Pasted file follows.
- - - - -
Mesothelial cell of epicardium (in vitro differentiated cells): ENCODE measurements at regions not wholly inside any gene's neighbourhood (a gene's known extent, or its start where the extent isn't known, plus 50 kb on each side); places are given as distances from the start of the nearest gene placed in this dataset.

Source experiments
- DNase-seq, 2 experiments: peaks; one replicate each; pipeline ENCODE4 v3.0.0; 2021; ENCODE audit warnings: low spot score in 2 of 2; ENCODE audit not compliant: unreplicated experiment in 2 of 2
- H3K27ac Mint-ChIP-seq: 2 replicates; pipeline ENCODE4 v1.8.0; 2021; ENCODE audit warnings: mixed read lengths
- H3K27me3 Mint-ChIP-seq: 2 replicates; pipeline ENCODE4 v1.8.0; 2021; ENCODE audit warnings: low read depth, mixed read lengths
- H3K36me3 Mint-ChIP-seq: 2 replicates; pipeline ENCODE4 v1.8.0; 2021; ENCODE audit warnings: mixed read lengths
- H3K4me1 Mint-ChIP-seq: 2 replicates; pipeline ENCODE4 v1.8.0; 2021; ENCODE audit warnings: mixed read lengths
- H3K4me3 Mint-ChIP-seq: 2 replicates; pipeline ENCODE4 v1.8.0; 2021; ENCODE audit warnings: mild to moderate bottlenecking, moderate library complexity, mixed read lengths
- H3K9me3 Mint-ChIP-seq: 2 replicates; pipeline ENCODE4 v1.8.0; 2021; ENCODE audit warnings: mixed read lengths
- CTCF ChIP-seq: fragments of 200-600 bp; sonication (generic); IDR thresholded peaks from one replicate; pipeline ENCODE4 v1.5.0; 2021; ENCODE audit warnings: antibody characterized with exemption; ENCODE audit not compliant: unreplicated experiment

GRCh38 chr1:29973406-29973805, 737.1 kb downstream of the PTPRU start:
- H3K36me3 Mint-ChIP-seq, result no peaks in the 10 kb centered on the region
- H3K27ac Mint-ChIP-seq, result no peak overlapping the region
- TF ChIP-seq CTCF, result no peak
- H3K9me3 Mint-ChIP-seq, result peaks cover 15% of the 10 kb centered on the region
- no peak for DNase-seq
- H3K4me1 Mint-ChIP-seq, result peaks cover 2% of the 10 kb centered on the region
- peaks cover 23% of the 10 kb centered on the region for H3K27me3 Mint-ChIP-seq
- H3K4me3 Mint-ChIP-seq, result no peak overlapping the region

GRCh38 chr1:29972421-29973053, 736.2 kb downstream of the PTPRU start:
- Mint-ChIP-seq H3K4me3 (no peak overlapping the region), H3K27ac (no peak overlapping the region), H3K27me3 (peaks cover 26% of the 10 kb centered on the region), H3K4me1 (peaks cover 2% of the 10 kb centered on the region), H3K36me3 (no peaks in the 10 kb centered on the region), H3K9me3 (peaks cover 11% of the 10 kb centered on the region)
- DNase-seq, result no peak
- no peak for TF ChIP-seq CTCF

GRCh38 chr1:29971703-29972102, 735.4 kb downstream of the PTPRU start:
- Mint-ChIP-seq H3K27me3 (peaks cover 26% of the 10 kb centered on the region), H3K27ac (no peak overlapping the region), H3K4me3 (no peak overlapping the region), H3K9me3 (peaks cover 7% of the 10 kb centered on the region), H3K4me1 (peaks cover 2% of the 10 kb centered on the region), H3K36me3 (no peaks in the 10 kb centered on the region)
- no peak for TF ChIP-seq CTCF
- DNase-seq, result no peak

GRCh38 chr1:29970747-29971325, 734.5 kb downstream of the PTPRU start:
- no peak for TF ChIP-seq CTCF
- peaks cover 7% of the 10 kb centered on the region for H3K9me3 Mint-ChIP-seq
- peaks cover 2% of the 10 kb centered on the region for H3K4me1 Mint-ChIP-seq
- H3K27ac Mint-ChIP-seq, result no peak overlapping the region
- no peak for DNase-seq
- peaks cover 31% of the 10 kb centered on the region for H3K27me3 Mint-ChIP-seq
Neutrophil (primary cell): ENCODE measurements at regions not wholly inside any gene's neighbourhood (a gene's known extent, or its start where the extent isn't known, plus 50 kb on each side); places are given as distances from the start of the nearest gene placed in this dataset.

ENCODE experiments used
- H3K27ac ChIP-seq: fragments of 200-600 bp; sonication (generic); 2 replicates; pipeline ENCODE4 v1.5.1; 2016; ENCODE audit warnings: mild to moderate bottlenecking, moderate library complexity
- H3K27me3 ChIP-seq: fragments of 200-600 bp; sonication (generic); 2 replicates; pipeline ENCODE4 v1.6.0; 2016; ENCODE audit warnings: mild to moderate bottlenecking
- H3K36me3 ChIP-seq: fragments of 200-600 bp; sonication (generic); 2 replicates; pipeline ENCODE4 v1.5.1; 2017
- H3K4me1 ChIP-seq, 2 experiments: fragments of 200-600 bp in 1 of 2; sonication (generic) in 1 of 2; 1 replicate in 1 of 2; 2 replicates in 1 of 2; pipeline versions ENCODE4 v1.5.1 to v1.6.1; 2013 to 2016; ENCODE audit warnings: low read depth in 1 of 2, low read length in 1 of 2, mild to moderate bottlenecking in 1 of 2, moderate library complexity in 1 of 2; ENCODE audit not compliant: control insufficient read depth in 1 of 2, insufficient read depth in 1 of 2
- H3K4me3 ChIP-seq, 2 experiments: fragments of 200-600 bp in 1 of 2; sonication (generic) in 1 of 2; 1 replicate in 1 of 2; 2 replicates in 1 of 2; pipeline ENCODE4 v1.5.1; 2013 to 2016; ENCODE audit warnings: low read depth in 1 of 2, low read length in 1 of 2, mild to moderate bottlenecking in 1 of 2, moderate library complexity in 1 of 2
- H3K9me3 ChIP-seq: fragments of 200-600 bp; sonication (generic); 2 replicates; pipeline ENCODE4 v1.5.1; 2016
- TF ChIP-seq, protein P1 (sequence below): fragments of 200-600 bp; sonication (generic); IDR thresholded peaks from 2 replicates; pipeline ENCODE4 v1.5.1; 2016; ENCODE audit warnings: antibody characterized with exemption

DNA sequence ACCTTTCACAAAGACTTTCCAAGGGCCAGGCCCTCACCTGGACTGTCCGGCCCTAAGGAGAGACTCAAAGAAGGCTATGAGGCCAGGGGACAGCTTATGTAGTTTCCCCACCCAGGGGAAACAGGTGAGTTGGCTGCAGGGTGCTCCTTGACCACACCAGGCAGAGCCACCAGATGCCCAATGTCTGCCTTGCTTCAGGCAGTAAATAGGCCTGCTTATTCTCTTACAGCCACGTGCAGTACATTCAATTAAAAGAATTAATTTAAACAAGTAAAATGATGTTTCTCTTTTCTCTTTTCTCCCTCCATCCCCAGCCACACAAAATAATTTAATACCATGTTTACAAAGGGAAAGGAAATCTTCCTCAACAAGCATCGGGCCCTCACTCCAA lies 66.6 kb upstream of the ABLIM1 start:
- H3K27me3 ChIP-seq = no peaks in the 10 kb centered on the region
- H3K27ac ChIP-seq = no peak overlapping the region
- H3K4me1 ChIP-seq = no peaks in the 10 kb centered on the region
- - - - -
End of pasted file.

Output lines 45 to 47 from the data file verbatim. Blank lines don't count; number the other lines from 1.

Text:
- H3K27me3 ChIP-seq = no peaks in the 10 kb centered on the region
- H3K27ac ChIP-seq = no peak overlapping the region
- H3K4me1 ChIP-seq = no peaks in the 10 kb centered on the region